In yesterday’s column I discussed why the State Bank of India(SBI) has launched the FlexiPay home loan. This home loan allows a borrower to borrow up to 120% of what he would have been able to do in the normal scheme of things.
Further, the borrower has the option to pay only interest on the home loan for the first three to five years. The EMI, which will lead to the principal being repaid as well, kicks in only after that.
The question to ask here is, how much will this benefit the borrower. Or is this just a marketing gimmick which the country’s largest bank has come up with in order to issue more home loans. It is clear that SBI wants to give out more home loans, given that they have a very low default rate in comparison to the other kinds of home loans that the bank gives out.
Let’s try and understand whether FlexiPay home loan is a marketing gimmick or does it ‘really’ benefit the borrower. Let’s take the example of a borrower, who in the normal scheme of things, is eligible to take on a loan of Rs 40 lakh. While this number may seem very low to those who live in metropolitan cities, the average home loan given out by HDFC, the largest housing finance company in the country, is around Rs 23.6 lakh. So a home loan amount of Rs 40 lakh is pretty decent by that comparison.
Getting back to the example. Let’s say a borrower is eligible to take on a loan of Rs 40 lakh. In the case of FlexiPay home loan, he will be eligible for a loan of up to Rs 48 lakh (1.2 times Rs 40 lakh). The interest that SBI charges on its home loan is 9.55% (It’s 9.5% for women).
The interest only option of the FlexiPay home loan allows the borrower just to pay interest on the home loan for the first three to five years. As the SBI press release on FlexiPay home loan points out: “Further, to lower the impact of such additional loan amount on monthly repayments in the form of EMIs, the customers availing Home Loan under ‘SBI FlexiPay Home Loan Scheme’ will also be offered the option of paying only interest during the moratorium (pre-EMI) period of 3 to 5 years, and thereafter, pay moderated EMIs.”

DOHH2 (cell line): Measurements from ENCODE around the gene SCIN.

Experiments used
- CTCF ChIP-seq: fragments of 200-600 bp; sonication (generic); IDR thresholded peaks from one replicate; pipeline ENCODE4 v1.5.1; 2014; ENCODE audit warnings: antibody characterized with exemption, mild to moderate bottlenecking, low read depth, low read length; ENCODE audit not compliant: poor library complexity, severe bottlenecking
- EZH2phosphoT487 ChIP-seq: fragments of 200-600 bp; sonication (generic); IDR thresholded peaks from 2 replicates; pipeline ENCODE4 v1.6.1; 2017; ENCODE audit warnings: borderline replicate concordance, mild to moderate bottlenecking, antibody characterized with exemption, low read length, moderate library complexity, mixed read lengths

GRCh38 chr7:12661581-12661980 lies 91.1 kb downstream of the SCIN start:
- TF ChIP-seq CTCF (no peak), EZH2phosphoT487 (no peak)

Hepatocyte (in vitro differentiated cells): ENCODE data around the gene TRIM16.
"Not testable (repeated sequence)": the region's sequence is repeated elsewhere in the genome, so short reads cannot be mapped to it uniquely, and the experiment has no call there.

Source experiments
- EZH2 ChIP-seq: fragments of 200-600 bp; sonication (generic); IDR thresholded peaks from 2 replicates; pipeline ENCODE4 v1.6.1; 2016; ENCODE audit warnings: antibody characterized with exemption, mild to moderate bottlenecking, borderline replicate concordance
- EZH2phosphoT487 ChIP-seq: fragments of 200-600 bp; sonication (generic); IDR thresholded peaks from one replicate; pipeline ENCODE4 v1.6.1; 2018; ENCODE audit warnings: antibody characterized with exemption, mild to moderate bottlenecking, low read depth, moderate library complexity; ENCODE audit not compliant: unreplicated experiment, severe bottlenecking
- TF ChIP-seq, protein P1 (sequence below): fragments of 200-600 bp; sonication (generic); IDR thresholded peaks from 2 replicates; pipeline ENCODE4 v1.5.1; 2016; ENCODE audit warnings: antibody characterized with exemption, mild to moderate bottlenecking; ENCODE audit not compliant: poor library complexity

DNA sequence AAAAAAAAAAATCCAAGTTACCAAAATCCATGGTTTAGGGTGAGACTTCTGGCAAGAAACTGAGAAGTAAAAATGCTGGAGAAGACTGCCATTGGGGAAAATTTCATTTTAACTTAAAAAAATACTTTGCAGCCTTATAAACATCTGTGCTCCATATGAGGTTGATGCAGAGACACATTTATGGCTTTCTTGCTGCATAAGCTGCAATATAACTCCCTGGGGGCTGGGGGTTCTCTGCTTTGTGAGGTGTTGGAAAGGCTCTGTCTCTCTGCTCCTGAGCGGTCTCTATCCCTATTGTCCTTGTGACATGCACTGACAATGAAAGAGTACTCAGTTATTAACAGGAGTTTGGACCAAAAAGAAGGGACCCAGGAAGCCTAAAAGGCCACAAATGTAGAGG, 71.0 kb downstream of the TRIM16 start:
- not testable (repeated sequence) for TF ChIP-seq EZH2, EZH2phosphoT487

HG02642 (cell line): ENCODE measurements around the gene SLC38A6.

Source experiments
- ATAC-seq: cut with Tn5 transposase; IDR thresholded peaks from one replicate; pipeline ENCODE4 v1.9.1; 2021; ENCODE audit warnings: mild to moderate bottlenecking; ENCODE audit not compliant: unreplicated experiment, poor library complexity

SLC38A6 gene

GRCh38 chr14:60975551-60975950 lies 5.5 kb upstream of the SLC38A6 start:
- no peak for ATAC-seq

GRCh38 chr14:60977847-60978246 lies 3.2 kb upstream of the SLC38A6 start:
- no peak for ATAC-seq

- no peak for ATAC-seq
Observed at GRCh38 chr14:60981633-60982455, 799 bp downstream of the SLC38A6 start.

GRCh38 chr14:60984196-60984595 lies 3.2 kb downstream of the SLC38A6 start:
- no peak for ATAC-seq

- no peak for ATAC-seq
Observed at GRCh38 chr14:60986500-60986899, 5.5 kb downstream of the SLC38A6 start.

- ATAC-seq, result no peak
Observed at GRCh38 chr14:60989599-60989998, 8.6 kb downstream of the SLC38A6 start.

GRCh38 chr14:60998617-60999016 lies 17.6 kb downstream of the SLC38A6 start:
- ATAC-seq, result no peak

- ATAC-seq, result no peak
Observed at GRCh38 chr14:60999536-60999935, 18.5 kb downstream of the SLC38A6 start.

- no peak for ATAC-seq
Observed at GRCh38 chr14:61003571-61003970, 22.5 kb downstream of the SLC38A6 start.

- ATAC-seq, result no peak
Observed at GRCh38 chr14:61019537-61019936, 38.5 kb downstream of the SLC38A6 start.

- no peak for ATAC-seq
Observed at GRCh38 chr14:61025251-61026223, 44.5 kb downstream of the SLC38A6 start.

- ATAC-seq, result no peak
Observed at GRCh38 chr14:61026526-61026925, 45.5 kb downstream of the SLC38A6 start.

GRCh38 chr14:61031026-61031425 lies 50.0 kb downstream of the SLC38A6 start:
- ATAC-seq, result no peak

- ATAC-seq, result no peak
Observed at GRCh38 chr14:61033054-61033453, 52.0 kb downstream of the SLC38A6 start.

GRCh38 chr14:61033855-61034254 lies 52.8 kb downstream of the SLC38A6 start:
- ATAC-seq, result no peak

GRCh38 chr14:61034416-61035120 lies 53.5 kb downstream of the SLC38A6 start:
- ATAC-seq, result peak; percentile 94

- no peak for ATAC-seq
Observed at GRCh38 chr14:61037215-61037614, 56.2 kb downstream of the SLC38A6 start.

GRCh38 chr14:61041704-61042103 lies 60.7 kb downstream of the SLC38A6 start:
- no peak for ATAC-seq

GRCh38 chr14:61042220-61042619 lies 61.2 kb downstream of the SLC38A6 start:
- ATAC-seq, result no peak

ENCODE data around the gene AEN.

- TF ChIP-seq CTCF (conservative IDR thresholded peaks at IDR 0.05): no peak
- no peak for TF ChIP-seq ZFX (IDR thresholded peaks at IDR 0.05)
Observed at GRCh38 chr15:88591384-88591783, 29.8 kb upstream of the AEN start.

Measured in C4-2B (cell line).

The idea, as SBI puts it, is to give the borrower the option to pay a lower amount every month during the initial years. But is this amount really low? Let’s do some maths to understand this point. I had done this in yesterday’s column as well, but on reading it later, I found that the point did not come out as strongly as it should have.
Let’s say the borrower opts for an interest only option for the first five years. He has taken a loan of Rs 48 lakh, as is allowed under the FlexiPay home loan. An interest of 9.55% would amount to a total payment of Rs 4,58,400 during the course of the year.
This means a monthly payment of Rs 38,200 to service the interest on the loan. If the borrower had taken on a normal home loan, he would have got a home loan of Rs 40 lakh. The maximum tenure of an SBI home loan is 30 years. Hence, the EMI on a Rs 40 lakh, 30-year home loan, at an interest rate of 9.55%, would work out to Rs 33,780. This is lower than the monthly payment of Rs 38,200 that needs to be paid as interest on a Rs 48 lakh home loan, if the borrower opts for the interest only option for the first five years.